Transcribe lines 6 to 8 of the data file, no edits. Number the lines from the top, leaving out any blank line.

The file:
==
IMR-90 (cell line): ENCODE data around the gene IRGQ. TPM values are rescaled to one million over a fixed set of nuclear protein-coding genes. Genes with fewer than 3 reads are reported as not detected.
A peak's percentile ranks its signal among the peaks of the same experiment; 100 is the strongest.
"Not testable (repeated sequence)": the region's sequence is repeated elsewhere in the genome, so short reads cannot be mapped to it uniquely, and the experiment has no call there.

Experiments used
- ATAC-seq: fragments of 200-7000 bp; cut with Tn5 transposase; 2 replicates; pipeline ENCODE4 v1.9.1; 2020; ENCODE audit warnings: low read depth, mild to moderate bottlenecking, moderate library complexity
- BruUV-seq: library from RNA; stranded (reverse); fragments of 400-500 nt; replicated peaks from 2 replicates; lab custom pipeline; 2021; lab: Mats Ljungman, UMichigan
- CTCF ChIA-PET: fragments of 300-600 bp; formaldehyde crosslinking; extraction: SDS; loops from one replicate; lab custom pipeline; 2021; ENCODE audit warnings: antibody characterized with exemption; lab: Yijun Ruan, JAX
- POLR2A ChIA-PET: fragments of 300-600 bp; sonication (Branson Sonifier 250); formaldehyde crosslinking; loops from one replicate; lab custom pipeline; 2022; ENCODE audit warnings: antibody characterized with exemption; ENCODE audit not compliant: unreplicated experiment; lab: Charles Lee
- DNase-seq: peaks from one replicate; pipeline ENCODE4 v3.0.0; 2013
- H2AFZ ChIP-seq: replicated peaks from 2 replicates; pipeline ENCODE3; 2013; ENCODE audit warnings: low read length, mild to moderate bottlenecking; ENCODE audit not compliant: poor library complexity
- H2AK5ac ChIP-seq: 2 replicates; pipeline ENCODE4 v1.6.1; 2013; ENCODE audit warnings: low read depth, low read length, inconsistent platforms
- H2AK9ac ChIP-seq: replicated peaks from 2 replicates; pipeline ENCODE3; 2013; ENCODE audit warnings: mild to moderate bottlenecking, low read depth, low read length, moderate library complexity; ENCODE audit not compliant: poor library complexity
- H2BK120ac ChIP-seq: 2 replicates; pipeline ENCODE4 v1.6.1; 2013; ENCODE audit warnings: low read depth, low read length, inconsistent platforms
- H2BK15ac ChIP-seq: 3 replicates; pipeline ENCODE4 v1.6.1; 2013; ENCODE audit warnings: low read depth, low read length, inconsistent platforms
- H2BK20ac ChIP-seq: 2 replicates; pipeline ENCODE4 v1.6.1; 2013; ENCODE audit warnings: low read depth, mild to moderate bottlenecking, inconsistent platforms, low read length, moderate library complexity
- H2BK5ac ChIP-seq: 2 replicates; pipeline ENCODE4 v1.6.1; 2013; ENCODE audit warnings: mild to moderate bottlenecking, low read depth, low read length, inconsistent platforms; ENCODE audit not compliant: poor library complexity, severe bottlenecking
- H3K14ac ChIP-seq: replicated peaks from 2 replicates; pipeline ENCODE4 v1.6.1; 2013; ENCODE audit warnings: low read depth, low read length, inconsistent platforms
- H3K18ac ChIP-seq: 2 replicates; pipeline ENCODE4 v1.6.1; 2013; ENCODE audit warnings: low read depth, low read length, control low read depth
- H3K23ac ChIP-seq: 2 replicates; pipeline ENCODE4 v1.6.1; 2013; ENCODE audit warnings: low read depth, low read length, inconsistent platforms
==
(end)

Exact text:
- BruUV-seq: library from RNA; stranded (reverse); fragments of 400-500 nt; replicated peaks from 2 replicates; lab custom pipeline; 2021; lab: Mats Ljungman, UMichigan
- CTCF ChIA-PET: fragments of 300-600 bp; formaldehyde crosslinking; extraction: SDS; loops from one replicate; lab custom pipeline; 2021; ENCODE audit warnings: antibody characterized with exemption; lab: Yijun Ruan, JAX
- POLR2A ChIA-PET: fragments of 300-600 bp; sonication (Branson Sonifier 250); formaldehyde crosslinking; loops from one replicate; lab custom pipeline; 2022; ENCODE audit warnings: antibody characterized with exemption; ENCODE audit not compliant: unreplicated experiment; lab: Charles Lee